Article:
SPEECH & LANGUAGE THERAPY IN PRACTICE
dementia, organic brain disease following a headinjury ten years previously, and depression, whohad been admitted to hospital several times oversix months with chest problems. On each admis-sion he was seen and assessed by the speech andlanguage therapist. The pattern was one of fairlyrapid deterioration and, although initially man-agement had been diet modification and adviceto carers, by the third hospital admission thedementia and related dysphagia had progressedto such a degree that no consistency of food ordrink was considered without risk. He had no nextof kin, and very limited ability to understand ormake decisions for himself. He was constantly indistress and crying out on the ward and wouldoften pick up empty cups and put them to hismouth as if drinking.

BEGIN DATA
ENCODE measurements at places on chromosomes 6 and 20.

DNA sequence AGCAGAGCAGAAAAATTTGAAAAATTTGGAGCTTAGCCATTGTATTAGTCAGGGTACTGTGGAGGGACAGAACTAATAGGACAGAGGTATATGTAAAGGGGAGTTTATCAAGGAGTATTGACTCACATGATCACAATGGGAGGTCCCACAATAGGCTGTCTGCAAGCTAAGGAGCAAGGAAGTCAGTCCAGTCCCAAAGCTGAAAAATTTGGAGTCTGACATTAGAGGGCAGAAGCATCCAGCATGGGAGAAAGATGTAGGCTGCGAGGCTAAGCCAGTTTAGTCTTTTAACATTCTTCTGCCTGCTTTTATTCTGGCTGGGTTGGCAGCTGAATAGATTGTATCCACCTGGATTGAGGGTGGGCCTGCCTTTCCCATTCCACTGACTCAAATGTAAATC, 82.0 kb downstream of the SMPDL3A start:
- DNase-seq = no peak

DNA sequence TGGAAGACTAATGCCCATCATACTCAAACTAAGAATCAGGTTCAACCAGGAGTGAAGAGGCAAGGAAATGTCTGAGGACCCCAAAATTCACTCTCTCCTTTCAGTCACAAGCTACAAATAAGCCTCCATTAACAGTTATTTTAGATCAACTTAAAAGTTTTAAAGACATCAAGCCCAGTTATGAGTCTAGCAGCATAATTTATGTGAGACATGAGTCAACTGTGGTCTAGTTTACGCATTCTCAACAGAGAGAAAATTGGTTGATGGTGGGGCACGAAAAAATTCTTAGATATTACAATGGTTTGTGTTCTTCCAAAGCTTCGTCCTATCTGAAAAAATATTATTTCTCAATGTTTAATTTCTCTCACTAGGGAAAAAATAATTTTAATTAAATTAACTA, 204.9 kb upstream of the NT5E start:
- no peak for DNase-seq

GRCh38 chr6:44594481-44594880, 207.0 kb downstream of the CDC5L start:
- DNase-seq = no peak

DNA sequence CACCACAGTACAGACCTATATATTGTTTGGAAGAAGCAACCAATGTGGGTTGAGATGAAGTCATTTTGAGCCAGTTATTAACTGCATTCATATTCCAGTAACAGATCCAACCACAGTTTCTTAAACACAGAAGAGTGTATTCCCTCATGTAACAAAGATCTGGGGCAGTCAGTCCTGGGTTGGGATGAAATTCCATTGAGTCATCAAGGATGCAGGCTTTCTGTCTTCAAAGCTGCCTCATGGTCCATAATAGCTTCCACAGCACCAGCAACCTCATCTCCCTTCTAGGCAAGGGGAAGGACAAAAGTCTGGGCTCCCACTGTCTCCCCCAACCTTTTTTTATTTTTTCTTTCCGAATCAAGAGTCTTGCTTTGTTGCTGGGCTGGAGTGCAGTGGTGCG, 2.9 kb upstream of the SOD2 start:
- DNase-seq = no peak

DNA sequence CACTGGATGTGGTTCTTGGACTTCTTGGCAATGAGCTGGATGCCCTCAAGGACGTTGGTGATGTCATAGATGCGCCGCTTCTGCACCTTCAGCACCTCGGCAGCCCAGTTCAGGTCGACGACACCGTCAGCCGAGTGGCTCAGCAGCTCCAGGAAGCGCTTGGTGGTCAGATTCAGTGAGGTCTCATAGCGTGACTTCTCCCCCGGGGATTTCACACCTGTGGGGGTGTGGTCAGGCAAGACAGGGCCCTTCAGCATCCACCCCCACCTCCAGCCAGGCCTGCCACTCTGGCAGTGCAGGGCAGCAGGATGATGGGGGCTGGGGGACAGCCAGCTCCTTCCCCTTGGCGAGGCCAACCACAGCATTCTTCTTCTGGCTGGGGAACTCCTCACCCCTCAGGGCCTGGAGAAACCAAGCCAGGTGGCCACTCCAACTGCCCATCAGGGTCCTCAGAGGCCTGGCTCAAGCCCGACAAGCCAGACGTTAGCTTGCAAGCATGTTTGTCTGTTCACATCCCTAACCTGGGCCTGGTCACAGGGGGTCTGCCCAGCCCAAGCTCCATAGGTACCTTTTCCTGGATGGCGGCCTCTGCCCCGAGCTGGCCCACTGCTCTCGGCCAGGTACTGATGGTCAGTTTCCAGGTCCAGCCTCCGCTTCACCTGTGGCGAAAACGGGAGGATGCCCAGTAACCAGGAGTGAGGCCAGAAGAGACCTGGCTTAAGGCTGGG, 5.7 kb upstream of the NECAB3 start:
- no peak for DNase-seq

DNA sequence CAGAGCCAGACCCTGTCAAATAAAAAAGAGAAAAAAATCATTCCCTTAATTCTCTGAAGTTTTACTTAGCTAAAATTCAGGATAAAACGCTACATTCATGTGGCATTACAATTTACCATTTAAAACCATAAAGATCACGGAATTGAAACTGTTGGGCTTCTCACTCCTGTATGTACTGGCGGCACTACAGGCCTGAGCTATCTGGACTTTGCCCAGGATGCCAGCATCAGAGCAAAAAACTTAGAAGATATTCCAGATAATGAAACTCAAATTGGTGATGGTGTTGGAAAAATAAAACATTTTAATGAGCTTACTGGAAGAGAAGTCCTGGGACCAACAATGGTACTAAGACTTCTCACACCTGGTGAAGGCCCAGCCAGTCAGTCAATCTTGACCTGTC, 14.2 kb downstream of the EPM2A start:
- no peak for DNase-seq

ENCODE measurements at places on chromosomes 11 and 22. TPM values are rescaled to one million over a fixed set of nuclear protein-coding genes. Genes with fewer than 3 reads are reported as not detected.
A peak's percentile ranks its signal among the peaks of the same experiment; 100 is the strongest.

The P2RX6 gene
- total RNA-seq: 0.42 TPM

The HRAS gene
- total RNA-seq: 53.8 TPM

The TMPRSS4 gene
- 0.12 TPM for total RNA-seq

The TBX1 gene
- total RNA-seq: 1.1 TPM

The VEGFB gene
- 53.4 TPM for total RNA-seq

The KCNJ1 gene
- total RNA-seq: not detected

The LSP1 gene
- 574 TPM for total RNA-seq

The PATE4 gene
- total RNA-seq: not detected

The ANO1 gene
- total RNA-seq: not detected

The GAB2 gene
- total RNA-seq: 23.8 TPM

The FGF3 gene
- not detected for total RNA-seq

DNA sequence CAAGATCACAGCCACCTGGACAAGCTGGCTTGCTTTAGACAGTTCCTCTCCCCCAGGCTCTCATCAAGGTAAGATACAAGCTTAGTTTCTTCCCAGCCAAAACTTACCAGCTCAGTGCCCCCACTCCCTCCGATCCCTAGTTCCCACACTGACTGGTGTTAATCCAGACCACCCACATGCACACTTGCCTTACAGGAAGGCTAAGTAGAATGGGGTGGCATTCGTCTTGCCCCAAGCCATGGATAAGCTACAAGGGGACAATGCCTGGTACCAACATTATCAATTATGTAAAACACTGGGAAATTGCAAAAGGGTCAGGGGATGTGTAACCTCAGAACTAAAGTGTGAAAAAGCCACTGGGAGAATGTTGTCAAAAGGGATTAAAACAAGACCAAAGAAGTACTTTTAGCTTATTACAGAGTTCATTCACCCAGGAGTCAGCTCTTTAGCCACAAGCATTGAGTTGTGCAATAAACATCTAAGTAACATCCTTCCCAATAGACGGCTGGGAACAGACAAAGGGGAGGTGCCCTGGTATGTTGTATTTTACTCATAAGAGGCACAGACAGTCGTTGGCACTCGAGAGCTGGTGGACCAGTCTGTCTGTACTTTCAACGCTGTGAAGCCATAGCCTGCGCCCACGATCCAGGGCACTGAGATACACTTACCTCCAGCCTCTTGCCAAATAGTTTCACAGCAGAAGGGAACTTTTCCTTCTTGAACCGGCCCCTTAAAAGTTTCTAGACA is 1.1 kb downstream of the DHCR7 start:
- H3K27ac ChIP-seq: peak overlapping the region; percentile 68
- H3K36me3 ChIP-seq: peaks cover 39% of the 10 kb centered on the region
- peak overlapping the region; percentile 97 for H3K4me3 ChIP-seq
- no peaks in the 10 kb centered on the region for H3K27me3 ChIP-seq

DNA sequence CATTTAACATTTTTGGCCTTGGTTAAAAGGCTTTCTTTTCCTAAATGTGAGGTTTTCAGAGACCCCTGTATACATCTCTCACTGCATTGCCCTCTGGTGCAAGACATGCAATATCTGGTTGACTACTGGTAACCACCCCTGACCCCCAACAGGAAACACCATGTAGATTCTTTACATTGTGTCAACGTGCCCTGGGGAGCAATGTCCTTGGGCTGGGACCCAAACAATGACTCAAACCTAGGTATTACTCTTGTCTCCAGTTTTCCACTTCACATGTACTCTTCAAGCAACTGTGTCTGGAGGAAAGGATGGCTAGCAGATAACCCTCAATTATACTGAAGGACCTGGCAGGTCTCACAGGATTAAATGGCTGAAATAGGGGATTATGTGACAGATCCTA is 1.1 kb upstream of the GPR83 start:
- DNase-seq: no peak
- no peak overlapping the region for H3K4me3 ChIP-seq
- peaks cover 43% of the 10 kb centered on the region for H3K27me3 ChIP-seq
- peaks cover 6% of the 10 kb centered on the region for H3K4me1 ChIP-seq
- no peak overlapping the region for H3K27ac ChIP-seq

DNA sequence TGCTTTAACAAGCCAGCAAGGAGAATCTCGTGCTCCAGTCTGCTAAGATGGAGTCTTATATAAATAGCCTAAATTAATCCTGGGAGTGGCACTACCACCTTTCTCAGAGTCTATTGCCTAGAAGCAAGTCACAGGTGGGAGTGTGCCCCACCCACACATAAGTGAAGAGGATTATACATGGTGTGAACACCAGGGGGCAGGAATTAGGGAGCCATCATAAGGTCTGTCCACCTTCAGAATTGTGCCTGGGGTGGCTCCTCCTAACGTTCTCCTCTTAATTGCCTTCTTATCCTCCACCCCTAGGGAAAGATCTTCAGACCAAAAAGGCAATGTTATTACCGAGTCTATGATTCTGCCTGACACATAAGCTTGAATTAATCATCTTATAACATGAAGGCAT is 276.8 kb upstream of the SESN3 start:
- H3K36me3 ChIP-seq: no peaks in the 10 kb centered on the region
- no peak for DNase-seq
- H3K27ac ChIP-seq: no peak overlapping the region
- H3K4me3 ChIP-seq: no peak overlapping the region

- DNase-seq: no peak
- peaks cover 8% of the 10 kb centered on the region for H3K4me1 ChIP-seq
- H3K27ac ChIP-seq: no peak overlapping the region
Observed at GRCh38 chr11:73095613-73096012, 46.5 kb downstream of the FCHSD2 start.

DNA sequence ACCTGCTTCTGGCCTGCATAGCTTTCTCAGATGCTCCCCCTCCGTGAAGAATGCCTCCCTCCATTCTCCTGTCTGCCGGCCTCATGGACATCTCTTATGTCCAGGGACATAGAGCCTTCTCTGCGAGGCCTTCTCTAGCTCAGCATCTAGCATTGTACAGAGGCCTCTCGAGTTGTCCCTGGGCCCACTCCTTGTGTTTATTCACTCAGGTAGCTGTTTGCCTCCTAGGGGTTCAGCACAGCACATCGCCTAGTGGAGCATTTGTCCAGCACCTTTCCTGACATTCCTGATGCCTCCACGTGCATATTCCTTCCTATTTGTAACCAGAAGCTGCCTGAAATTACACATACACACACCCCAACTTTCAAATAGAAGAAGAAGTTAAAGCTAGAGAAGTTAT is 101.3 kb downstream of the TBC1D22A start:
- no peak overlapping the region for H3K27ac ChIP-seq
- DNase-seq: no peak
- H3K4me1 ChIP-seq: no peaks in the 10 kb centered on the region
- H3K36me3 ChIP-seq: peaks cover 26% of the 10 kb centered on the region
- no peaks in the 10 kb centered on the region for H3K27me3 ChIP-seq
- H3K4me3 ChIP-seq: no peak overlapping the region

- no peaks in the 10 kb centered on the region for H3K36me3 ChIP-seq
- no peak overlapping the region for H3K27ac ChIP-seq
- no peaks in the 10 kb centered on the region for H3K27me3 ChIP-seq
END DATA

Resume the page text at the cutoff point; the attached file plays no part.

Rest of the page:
The speech and language therapist was aware ondiagnosing a severe progressive dysphagia thatany decision on feeding would have implicationsfor the patient’s quality of life and ongoing care.Feeding orally carried a high risk of a life threat-ening pneumonia, and not feeding would leavethe patient deprived of nutrition and the pleasureof eating. Naso-gastric and PEG feeding wouldalso carry risks including poor patient toleranceand surgical hazards and complications. The initialrecommendation by the speech and languagetherapist was that the issues involved in this caseshould be discussed at team level. This wentahead and the patient was kept nil by mouth onintravenous fluids in the meantime. Short termnaso-gastric feeding was not possible due to agi-tation. The consultant, nursing staff, physiothera-pist, occupational therapist, house officers andspeech and language therapist were all present atthe meeting. Although legally the consultant hasthe final say in cases where the patient is unableto make choices, the case was discussed at lengthand all were in agreement that our patient shouldbe allowed to eat for his own pleasure and quali-ty of life. PEG feeding was dismissed as a viableoption. It was felt that, given his poor prognosisand the risks involved with a PEG, it was inappro-priate to deprive him of the only thing he hadbeen seen to enjoy. The decision was made tominimise the risk of aspiration by allowing hischest to improve over a weekend, and attemptingto ensure aggressive oral care.He was fed small amounts of oral intake fourdays later. Staff observed that he appeared toenjoy this. He developed aspiration pneumonia aday later, was kept comfortable on the ward withno more intravenous fluids, and died not longafterwards.A contrasting case involved a 28 year old femaleadmitted to the neurosurgical unit having sus-tained a severe head injury in a road traffic acci-dent. She was a known intravenous drug userand premorbidly significantly underweight.Difficulties weaning from the ventilator resultedin a tracheostomy. When first seen by a speechFigure 1 - Four principles of medical ethics